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We All Have This Friend Who Is Really Truly Annoying

We All Have This Friend Who Is Really Truly Annoying

I clamped my lips tight as I silently tracked the passing miles. We were on our way to a New Year’s Day Resolution Run and, as usual, my friend Christine talked and talked and TALKED – about herself.

She talked about how much training she had been doing. She talked about the extra gym classes she had taken. She changed tactics briefly and talked about her family… and if I remember correctly, she even paused momentarily to ask me a question.

That is Christine. She is both competitive and a talker.

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This was not news to me. Christine and I went to the same elementary, junior, and senior high school. Although we were not best friends, we did hang around each other. And a good part of the reason I limited my time with her was her tenacious habit of elaborating on her life down to every. last. detail.

Maybe you have a friend like Christine. Or one that clings desperately to you, gossips, steals your best ideas, talks on their cell phone constantly, brags about her Manolo Blahnik shoes and her brilliant kids, calls at supper time every night, or borrows your best sweater and brings it back with a pull in it. Whatever the offense, there comes a time when we consider calling it quits.

But before you pull the plug, here’s some food for thought:

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1. What Else Does She Bring to the Relationship?

Loyalty? Acceptance? Does she make your laugh so hard you pee yourself? Does she have your back? Can you tell her your deepest secrets and know for sure it’s locked in the bank. I know that what I tell Christine stays with Christine, and that means a lot.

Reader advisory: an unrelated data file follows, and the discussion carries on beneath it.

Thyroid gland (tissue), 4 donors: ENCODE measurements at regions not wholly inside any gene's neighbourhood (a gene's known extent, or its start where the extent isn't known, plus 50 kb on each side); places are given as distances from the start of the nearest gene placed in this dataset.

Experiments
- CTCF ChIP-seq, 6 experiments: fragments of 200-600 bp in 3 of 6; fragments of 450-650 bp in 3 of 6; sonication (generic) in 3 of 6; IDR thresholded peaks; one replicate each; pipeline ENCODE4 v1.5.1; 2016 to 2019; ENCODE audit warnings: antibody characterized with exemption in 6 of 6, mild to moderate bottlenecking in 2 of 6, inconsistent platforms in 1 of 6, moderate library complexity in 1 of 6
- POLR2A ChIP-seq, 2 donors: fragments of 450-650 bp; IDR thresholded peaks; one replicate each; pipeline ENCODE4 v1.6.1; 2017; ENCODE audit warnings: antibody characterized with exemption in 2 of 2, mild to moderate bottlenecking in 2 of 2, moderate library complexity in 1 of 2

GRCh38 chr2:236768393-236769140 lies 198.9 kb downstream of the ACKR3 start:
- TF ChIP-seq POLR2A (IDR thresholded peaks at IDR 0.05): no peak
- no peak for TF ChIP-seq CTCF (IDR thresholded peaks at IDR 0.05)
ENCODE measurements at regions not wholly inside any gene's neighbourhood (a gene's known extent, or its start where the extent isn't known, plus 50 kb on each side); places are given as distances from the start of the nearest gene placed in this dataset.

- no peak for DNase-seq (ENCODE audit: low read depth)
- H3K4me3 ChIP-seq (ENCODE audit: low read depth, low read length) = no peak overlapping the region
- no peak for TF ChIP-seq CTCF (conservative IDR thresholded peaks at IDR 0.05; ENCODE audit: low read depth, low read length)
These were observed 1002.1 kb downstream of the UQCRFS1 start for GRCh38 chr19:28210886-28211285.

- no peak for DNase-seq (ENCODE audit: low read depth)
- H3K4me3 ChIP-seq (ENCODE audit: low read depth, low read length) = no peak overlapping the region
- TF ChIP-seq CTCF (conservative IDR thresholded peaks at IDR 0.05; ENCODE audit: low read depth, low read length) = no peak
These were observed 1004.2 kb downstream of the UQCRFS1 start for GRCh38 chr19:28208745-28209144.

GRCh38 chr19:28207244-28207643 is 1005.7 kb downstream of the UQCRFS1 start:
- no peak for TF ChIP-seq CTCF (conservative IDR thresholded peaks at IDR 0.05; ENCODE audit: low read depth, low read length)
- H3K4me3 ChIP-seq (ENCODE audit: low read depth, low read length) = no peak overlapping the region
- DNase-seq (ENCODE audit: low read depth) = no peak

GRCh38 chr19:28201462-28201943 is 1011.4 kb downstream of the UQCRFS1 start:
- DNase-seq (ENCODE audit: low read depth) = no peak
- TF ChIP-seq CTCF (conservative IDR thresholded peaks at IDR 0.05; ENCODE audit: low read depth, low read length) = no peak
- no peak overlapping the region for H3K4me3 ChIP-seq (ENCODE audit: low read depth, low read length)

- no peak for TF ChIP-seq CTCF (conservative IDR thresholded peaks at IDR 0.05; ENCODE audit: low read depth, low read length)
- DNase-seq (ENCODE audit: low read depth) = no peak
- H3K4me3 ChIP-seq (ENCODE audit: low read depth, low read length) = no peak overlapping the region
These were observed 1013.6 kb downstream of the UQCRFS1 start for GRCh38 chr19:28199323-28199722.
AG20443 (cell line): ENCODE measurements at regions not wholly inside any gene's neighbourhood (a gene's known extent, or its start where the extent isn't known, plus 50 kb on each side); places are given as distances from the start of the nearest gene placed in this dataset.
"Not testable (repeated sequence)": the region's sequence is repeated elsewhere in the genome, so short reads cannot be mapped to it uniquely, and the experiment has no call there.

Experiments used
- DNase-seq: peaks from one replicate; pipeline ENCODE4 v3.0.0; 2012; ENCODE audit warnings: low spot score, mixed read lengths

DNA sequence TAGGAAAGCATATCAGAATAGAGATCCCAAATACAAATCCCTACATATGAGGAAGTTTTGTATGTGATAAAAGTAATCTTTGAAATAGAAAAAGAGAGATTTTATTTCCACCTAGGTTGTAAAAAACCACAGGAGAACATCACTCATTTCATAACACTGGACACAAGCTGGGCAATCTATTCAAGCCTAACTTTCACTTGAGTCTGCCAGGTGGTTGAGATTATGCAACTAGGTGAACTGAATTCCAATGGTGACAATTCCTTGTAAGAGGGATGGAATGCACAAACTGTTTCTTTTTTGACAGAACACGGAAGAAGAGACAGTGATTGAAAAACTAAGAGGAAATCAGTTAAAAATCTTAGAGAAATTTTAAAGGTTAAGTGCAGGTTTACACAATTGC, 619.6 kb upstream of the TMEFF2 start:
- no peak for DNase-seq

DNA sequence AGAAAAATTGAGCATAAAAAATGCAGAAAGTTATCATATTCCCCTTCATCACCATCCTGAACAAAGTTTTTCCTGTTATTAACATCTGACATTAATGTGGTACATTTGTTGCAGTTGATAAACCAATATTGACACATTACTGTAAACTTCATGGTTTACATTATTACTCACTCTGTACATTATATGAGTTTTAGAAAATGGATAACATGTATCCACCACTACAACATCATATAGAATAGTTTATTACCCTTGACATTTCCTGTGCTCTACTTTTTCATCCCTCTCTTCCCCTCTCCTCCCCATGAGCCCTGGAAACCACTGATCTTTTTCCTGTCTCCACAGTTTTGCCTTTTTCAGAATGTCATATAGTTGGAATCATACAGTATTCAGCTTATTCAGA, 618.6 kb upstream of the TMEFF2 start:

2. Does She Help You Push Your Limits?

Does she encourage you to keep going when you think about quitting? Is she a champion of your skills and talents? Can you freely bounce ideas off her without fear of ridicule? Does she bring out your own competitive streak in a good way? When Christine and I spend time together, we’re doing stuff. Active stuff. And, I’ll admit it. I’m lazy. But with Christine, I will peddle the extra 5 miles, walk faster, and go outside in the freezing cold more often. I’ve done a sprint triathlon, a mud run, and a bunch of 5k runs, and it’s all due to the encouragement and support Christine gives me.

3. Does She Respect Your Boundaries?

Does she insist on getting together even though you desperately need some time alone? Does she allow you to choose the activities equally? Is she upset when you spend time with other friends? Is she just plain nosy? Is she okay if you suddenly have to cancel plans? Christine and I have known each other a long time, and she respects my need to occasionally disconnect or even cancel plans if I am feeling overwhelmed.

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4. Does Your Friend Keep You In The Real World?

Will she let you know if you are being an ass for no apparent reason? Will she answer honestly when you ask if your house smells like dog (yes, I’ve asked a friend this – and I hope she was honest!)? Does she yank your chain when you’re paying more attention to your cell phone than the parmigiana on your plate?

5. Can You Solve the Problem with Honesty?

Sometimes a simple but direct heart-to-heart-talk (handled lovingly) will make your friend aware of the situation and how much it bugs you. Conversations might be best opened using “I” or the sandwich technique. As in “I’ve decided this is the year I stop lending my books” or “I work so much harder when I’m biking with you, but I feel as if I am always supposed to compete. I prefer when you encourage me to do my personal best.” Or, you could just do what I did. When Christine started jabbering about her 6 mile walk again, I threw myself on her in a big hug, and jokingly remarked, “Oh, I know you’re Superwoman.”

6. Are you Under the Impression That You, as a Friend, Are Without Flaw?

Hahahaha…. Oh. I mean, really? As sanctimonious a friend as I can be, even I’m still aware of the annoying traits I possess. I’m whiny. And as mentioned before, I can be lazy. Combine the two and it’s a wonder Christine doesn’t use a whip to get me going. I can also be quite a grumpy friend without any apparent reason. So, if you are indeed a sterling model of friendship, then read on and make your final decision.

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Finally, 6 questions to help you process the decision:

  1. Are you still annoyed hours or days after you’ve spent time together?
  2. Does she make you feel unimportant or an after-thought?
  3. Is she constantly taking advantage?
  4. Are you a better person with or without her?
  5. Is her life a hot mess and she’s determined you go down with her?
  6. If your friend were no longer in your life, would you feel a void (answer this question when you are NOT annoyed)